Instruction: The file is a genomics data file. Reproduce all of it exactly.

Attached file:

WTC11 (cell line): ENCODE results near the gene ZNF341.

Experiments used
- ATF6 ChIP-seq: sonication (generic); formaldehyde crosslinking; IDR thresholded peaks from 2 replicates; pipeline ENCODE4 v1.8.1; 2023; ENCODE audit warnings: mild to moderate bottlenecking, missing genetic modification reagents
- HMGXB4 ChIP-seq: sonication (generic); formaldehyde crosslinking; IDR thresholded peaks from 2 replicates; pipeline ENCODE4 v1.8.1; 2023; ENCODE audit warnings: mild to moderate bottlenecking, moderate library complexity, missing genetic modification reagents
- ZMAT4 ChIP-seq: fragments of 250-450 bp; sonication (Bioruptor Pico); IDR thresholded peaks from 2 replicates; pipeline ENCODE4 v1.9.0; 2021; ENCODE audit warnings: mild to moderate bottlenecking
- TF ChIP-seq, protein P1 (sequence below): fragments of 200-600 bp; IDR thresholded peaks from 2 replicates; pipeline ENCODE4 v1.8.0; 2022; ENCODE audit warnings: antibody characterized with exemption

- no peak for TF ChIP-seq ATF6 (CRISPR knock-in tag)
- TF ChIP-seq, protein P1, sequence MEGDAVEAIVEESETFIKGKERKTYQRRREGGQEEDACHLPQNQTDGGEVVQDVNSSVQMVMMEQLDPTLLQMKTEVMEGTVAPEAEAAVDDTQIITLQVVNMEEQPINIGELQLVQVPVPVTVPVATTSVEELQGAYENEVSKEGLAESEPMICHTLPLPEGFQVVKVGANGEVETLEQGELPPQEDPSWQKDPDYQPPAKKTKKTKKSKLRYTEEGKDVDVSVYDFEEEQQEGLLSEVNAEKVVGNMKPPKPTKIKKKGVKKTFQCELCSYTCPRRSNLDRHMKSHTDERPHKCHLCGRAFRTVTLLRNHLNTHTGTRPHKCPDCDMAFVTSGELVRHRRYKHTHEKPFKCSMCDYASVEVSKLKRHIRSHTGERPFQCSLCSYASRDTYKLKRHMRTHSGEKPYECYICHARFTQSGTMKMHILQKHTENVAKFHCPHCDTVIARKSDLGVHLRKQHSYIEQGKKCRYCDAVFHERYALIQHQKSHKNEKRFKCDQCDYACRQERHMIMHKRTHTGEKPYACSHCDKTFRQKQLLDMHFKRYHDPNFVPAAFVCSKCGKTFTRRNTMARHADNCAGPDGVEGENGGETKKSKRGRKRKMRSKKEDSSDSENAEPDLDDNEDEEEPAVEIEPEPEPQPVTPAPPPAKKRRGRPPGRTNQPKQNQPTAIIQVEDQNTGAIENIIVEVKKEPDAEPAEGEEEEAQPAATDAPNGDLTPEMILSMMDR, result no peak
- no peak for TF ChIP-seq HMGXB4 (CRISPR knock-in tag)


WTC11 (cell line): ENCODE results near the gene ZNF341.

Experiments used
- ATF6 ChIP-seq: sonication (generic); formaldehyde crosslinking; IDR thresholded peaks from 2 replicates; pipeline ENCODE4 v1.8.1; 2023; ENCODE audit warnings: mild to moderate bottlenecking, missing genetic modification reagents
- HMGXB4 ChIP-seq: sonication (generic); formaldehyde crosslinking; IDR thresholded peaks from 2 replicates; pipeline ENCODE4 v1.8.1; 2023; ENCODE audit warnings: mild to moderate bottlenecking, moderate library complexity, missing genetic modification reagents
- ZMAT4 ChIP-seq: fragments of 250-450 bp; sonication (Bioruptor Pico); IDR thresholded peaks from 2 replicates; pipeline ENCODE4 v1.9.0; 2021; ENCODE audit warnings: mild to moderate bottlenecking
- TF ChIP-seq, protein P1 (sequence below): fragments of 200-600 bp; IDR thresholded peaks from 2 replicates; pipeline ENCODE4 v1.8.0; 2022; ENCODE audit warnings: antibody characterized with exemption

- no peak for TF ChIP-seq ATF6 (CRISPR knock-in tag)
- TF ChIP-seq, protein P1, sequence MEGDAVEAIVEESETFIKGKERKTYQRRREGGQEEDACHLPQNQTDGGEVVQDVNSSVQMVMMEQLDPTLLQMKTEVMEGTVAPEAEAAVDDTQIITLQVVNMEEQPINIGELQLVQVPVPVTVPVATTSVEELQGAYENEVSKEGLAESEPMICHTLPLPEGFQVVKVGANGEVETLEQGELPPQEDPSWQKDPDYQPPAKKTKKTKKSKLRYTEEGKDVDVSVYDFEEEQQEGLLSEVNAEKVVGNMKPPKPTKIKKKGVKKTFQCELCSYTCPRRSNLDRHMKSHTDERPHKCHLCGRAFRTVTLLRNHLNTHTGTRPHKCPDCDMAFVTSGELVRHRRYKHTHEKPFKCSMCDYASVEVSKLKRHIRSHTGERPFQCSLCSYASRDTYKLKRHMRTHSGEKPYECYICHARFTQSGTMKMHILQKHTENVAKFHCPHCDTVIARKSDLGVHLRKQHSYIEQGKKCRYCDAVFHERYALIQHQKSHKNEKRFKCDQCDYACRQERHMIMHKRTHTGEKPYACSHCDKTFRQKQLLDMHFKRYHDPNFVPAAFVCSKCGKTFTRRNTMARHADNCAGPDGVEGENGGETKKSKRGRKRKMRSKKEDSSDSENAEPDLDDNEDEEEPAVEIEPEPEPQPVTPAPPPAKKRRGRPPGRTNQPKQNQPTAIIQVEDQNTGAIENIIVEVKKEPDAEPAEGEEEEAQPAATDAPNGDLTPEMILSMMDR, result no peak
- no peak for TF ChIP-seq HMGXB4 (CRISPR knock-in tag)